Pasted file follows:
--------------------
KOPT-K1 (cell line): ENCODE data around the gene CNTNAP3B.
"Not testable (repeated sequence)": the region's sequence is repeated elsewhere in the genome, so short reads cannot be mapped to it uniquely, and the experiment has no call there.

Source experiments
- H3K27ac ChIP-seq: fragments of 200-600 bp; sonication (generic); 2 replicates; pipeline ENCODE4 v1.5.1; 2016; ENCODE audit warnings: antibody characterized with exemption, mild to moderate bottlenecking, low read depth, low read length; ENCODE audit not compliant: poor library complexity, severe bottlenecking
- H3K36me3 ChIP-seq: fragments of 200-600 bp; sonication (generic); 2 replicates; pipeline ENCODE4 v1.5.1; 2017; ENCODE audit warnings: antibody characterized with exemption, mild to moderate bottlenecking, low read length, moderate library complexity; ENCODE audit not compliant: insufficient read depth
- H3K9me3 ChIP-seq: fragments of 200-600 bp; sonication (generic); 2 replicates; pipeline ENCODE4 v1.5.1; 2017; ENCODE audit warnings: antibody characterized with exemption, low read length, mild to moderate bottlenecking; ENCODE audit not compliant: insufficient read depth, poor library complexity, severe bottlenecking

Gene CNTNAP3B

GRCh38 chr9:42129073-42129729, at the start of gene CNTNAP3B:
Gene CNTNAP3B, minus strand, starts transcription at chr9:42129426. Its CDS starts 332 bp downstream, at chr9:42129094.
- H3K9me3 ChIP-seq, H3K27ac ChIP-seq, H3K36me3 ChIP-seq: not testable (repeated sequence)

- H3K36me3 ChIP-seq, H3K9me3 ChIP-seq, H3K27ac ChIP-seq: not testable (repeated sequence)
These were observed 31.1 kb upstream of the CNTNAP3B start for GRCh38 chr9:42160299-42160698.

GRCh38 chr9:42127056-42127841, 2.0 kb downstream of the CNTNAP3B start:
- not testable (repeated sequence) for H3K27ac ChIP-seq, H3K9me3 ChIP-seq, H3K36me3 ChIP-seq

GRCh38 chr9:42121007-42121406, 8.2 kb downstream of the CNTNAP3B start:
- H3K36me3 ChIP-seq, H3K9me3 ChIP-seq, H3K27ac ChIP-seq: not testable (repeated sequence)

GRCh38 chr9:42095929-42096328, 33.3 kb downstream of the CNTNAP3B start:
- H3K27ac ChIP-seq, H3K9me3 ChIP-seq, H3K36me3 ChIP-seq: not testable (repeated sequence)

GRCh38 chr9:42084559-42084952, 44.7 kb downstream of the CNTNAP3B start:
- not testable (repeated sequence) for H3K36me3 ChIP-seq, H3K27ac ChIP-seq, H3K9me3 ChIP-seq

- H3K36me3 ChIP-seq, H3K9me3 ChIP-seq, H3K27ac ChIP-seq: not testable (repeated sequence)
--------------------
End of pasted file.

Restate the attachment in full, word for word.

KOPT-K1 (cell line): ENCODE data around the gene CNTNAP3B.
"Not testable (repeated sequence)": the region's sequence is repeated elsewhere in the genome, so short reads cannot be mapped to it uniquely, and the experiment has no call there.

Source experiments
- H3K27ac ChIP-seq: fragments of 200-600 bp; sonication (generic); 2 replicates; pipeline ENCODE4 v1.5.1; 2016; ENCODE audit warnings: antibody characterized with exemption, mild to moderate bottlenecking, low read depth, low read length; ENCODE audit not compliant: poor library complexity, severe bottlenecking
- H3K36me3 ChIP-seq: fragments of 200-600 bp; sonication (generic); 2 replicates; pipeline ENCODE4 v1.5.1; 2017; ENCODE audit warnings: antibody characterized with exemption, mild to moderate bottlenecking, low read length, moderate library complexity; ENCODE audit not compliant: insufficient read depth
- H3K9me3 ChIP-seq: fragments of 200-600 bp; sonication (generic); 2 replicates; pipeline ENCODE4 v1.5.1; 2017; ENCODE audit warnings: antibody characterized with exemption, low read length, mild to moderate bottlenecking; ENCODE audit not compliant: insufficient read depth, poor library complexity, severe bottlenecking

Gene CNTNAP3B

GRCh38 chr9:42129073-42129729, at the start of gene CNTNAP3B:
Gene CNTNAP3B, minus strand, starts transcription at chr9:42129426. Its CDS starts 332 bp downstream, at chr9:42129094.
- H3K9me3 ChIP-seq, H3K27ac ChIP-seq, H3K36me3 ChIP-seq: not testable (repeated sequence)

- H3K36me3 ChIP-seq, H3K9me3 ChIP-seq, H3K27ac ChIP-seq: not testable (repeated sequence)
These were observed 31.1 kb upstream of the CNTNAP3B start for GRCh38 chr9:42160299-42160698.

GRCh38 chr9:42127056-42127841, 2.0 kb downstream of the CNTNAP3B start:
- not testable (repeated sequence) for H3K27ac ChIP-seq, H3K9me3 ChIP-seq, H3K36me3 ChIP-seq

GRCh38 chr9:42121007-42121406, 8.2 kb downstream of the CNTNAP3B start:
- H3K36me3 ChIP-seq, H3K9me3 ChIP-seq, H3K27ac ChIP-seq: not testable (repeated sequence)

GRCh38 chr9:42095929-42096328, 33.3 kb downstream of the CNTNAP3B start:
- H3K27ac ChIP-seq, H3K9me3 ChIP-seq, H3K36me3 ChIP-seq: not testable (repeated sequence)

GRCh38 chr9:42084559-42084952, 44.7 kb downstream of the CNTNAP3B start:
- not testable (repeated sequence) for H3K36me3 ChIP-seq, H3K27ac ChIP-seq, H3K9me3 ChIP-seq

- H3K36me3 ChIP-seq, H3K9me3 ChIP-seq, H3K27ac ChIP-seq: not testable (repeated sequence)